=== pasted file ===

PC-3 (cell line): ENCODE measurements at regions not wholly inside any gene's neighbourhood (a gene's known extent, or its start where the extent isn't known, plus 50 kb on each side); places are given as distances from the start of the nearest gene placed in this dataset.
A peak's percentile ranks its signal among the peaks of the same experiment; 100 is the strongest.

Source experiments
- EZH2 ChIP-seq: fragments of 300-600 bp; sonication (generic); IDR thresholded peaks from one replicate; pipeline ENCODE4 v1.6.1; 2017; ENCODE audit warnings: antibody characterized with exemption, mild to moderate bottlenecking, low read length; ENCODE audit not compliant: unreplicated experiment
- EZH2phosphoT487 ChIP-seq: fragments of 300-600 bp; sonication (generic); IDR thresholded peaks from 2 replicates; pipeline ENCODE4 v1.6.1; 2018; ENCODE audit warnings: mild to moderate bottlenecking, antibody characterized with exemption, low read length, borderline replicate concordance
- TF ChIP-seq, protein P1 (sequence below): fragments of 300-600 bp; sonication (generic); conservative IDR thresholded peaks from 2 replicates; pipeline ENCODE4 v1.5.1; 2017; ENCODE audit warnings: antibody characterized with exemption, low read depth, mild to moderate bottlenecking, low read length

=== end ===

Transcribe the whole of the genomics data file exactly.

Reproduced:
PC-3 (cell line): ENCODE measurements at regions not wholly inside any gene's neighbourhood (a gene's known extent, or its start where the extent isn't known, plus 50 kb on each side); places are given as distances from the start of the nearest gene placed in this dataset.
A peak's percentile ranks its signal among the peaks of the same experiment; 100 is the strongest.

Source experiments
- EZH2 ChIP-seq: fragments of 300-600 bp; sonication (generic); IDR thresholded peaks from one replicate; pipeline ENCODE4 v1.6.1; 2017; ENCODE audit warnings: antibody characterized with exemption, mild to moderate bottlenecking, low read length; ENCODE audit not compliant: unreplicated experiment
- EZH2phosphoT487 ChIP-seq: fragments of 300-600 bp; sonication (generic); IDR thresholded peaks from 2 replicates; pipeline ENCODE4 v1.6.1; 2018; ENCODE audit warnings: mild to moderate bottlenecking, antibody characterized with exemption, low read length, borderline replicate concordance
- TF ChIP-seq, protein P1 (sequence below): fragments of 300-600 bp; sonication (generic); conservative IDR thresholded peaks from 2 replicates; pipeline ENCODE4 v1.5.1; 2017; ENCODE audit warnings: antibody characterized with exemption, low read depth, mild to moderate bottlenecking, low read length